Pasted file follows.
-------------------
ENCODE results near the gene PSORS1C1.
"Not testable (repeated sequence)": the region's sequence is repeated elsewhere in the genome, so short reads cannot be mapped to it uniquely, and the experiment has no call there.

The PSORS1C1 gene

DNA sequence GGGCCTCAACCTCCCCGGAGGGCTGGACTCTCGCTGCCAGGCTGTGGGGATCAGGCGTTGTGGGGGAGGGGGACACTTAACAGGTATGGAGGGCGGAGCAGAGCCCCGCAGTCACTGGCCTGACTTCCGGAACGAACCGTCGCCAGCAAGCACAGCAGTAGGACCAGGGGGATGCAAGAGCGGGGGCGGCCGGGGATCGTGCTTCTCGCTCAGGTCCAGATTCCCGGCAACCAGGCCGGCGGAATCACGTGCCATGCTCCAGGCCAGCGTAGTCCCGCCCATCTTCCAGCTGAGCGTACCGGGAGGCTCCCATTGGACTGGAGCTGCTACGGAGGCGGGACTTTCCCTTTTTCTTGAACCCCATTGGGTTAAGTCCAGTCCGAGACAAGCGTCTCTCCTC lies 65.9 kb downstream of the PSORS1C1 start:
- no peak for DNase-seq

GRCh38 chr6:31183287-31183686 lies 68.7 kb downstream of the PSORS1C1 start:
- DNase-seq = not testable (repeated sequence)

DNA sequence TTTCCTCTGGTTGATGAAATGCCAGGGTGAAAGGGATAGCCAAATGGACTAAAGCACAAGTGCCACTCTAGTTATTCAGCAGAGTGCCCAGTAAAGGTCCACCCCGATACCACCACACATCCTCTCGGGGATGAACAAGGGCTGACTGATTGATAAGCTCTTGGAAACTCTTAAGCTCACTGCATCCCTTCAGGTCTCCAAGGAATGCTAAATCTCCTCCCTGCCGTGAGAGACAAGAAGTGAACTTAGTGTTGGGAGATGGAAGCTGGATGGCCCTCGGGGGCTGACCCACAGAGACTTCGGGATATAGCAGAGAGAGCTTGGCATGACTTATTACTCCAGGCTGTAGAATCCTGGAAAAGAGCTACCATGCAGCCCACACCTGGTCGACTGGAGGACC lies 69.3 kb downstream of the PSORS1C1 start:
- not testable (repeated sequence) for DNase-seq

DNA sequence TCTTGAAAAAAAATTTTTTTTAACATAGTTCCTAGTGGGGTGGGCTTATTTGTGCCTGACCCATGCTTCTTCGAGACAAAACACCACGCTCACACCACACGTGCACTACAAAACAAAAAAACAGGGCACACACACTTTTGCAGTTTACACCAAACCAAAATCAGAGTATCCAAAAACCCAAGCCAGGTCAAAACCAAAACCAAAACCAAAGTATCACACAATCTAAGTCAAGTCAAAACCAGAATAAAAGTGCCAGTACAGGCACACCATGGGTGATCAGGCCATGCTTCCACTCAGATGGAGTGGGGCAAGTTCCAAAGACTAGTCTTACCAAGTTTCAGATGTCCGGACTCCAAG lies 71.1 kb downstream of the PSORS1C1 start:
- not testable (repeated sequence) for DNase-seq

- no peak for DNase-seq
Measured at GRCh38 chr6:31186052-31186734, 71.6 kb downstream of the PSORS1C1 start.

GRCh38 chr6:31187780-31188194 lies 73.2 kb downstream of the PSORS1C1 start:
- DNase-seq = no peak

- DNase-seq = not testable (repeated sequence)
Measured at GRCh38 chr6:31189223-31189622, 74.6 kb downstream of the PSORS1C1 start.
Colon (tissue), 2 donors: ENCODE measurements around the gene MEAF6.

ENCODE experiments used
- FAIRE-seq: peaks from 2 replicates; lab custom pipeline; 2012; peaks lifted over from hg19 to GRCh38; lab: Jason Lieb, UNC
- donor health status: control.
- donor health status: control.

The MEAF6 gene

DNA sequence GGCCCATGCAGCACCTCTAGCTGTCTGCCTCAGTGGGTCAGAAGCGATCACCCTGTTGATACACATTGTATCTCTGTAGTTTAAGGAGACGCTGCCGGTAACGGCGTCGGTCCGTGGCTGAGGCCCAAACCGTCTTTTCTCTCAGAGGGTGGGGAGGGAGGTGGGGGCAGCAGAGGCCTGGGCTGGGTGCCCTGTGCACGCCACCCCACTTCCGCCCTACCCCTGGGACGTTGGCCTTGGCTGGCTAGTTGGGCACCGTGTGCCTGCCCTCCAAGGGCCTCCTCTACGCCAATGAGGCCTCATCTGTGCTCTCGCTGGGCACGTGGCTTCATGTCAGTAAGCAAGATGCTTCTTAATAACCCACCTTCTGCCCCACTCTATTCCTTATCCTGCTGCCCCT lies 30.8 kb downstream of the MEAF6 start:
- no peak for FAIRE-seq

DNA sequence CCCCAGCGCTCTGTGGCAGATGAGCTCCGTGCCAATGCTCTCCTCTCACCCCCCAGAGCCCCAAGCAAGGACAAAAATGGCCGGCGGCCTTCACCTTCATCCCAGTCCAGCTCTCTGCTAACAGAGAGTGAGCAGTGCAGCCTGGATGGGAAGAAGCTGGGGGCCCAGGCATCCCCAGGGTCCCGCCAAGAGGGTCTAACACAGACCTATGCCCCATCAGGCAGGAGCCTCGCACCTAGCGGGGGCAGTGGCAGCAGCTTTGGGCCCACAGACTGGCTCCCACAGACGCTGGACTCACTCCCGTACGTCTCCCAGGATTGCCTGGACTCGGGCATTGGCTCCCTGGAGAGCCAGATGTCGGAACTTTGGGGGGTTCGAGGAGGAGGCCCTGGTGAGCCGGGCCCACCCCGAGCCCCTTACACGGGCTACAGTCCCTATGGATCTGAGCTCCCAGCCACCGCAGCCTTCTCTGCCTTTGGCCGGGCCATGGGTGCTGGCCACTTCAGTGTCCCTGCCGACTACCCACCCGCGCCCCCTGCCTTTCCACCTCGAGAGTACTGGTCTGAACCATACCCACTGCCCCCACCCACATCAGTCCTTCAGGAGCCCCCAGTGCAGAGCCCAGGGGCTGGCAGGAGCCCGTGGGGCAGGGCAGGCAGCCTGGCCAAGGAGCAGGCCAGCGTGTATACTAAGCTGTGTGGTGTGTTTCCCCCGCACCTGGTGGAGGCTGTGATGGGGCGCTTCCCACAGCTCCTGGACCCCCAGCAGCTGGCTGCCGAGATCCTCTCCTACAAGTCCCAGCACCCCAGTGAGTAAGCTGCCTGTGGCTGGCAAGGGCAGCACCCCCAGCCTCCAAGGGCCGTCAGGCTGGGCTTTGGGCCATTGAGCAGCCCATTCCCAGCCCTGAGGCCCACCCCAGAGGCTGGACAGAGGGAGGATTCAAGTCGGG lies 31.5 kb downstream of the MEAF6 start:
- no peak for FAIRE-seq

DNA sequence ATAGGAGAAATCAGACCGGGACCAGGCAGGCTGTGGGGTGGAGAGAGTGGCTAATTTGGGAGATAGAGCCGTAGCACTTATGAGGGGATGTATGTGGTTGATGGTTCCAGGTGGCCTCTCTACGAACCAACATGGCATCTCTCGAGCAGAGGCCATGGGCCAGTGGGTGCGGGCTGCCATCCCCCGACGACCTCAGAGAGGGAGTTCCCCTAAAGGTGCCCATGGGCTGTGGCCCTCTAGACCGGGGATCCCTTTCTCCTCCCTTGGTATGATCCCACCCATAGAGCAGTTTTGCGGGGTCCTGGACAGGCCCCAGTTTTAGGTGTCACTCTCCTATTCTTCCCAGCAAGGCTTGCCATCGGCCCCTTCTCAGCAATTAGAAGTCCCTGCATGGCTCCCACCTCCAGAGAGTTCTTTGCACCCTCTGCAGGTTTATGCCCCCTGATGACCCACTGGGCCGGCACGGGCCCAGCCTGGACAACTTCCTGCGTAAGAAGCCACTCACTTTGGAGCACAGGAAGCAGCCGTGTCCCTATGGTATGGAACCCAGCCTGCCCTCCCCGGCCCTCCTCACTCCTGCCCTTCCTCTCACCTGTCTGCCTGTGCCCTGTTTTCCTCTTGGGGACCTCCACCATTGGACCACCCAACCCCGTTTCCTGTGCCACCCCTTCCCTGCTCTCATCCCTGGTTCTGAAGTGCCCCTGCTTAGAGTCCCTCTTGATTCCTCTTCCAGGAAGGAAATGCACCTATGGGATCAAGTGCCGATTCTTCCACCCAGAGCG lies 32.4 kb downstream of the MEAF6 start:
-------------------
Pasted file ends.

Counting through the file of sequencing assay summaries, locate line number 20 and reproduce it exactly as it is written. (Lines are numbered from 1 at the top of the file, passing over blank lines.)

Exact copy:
- FAIRE-seq: peaks from 2 replicates; lab custom pipeline; 2012; peaks lifted over from hg19 to GRCh38; lab: Jason Lieb, UNC